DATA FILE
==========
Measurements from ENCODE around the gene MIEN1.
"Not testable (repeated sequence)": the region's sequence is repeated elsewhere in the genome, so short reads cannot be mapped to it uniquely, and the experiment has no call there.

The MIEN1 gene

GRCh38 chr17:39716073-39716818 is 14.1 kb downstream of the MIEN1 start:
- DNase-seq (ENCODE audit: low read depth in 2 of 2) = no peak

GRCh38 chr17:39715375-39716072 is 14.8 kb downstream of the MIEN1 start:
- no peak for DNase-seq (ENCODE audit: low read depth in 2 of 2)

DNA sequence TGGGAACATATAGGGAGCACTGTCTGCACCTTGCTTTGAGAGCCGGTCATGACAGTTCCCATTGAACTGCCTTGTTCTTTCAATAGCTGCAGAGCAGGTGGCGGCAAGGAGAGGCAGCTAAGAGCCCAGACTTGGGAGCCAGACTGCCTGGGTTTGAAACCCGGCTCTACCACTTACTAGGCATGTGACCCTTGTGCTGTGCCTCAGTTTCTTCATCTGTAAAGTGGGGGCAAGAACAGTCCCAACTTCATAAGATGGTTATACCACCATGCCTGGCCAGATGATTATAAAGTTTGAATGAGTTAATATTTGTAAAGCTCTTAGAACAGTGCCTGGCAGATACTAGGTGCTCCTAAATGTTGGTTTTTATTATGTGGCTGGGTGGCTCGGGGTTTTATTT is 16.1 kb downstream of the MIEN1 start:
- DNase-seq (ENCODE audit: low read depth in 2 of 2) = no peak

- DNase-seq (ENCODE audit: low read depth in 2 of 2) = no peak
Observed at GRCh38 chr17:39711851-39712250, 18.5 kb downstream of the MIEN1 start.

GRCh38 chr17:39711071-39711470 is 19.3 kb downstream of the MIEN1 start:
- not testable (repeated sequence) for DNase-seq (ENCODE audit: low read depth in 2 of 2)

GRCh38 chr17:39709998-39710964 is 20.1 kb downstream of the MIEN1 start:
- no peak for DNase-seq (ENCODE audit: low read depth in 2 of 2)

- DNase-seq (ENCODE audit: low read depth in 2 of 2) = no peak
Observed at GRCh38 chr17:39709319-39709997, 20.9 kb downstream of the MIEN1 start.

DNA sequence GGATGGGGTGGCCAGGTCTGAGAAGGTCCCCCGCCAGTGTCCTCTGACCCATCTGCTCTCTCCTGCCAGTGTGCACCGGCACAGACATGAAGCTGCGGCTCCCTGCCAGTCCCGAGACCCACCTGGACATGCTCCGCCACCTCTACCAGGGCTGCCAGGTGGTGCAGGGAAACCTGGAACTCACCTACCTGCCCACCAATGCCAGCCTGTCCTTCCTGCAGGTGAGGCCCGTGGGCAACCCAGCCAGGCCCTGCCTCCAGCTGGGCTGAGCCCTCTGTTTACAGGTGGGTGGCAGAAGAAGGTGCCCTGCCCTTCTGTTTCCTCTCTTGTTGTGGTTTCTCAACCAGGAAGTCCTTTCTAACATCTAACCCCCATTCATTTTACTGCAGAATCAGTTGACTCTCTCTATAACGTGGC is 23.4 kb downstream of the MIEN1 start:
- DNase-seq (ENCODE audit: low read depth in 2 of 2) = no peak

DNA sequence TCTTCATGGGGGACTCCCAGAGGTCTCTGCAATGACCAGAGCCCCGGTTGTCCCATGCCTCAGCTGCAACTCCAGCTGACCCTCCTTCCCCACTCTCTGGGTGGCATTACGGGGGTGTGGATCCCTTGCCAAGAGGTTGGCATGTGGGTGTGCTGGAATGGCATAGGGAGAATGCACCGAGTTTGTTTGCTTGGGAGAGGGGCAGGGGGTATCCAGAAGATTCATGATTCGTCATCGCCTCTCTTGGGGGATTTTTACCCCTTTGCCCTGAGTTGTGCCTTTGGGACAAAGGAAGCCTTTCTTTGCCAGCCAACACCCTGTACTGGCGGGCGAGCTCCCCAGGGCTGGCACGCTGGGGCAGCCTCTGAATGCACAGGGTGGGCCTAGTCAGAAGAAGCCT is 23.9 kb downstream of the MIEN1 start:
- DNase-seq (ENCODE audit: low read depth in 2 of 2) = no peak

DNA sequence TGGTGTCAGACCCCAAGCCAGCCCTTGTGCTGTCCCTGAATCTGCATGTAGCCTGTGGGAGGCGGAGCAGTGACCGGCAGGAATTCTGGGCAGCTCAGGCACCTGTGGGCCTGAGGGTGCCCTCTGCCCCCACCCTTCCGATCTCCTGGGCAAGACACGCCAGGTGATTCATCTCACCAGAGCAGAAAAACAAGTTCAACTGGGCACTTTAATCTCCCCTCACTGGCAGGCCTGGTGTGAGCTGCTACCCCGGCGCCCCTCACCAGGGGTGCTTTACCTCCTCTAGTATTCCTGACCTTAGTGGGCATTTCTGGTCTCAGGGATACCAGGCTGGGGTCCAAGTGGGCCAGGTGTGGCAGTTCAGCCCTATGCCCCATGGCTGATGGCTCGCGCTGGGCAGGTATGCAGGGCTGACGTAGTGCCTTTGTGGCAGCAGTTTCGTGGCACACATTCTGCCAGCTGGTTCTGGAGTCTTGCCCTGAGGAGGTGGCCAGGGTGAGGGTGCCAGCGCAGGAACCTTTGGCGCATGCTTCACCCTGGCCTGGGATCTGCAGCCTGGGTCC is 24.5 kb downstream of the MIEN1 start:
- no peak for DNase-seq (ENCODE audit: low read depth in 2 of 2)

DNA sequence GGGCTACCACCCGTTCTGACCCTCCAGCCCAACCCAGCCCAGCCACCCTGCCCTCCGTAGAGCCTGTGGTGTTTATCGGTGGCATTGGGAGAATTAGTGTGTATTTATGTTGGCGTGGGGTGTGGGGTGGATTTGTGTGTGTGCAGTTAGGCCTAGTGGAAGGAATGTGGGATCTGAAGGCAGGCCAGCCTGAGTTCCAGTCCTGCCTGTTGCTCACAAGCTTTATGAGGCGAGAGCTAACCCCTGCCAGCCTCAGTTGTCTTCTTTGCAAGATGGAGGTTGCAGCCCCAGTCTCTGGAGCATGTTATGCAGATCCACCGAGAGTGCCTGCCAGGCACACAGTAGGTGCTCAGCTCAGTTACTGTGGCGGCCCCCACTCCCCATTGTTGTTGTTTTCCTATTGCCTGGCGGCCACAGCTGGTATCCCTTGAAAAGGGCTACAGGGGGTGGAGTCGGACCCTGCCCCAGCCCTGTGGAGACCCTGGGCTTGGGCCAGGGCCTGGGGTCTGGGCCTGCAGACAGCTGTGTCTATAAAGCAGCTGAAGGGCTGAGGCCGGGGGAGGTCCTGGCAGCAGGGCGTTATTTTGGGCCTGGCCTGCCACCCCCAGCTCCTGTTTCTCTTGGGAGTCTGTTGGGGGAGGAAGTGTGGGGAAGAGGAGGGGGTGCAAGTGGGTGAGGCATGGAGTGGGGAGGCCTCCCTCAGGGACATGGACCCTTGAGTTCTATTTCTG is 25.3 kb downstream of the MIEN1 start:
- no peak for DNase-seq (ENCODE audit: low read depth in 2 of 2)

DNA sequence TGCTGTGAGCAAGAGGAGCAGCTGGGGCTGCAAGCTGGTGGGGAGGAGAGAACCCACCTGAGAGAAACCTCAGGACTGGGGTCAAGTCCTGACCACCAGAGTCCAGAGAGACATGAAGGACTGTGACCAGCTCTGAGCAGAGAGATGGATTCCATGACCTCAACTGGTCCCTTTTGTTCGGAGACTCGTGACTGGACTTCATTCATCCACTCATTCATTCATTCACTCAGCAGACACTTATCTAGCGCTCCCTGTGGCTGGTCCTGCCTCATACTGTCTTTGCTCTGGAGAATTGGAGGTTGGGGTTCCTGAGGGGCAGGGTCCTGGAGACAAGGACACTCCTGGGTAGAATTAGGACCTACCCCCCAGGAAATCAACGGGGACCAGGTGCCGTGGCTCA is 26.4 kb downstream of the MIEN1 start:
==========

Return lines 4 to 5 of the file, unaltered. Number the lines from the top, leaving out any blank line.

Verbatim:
GRCh38 chr17:39716073-39716818 is 14.1 kb downstream of the MIEN1 start:
- DNase-seq (ENCODE audit: low read depth in 2 of 2) = no peak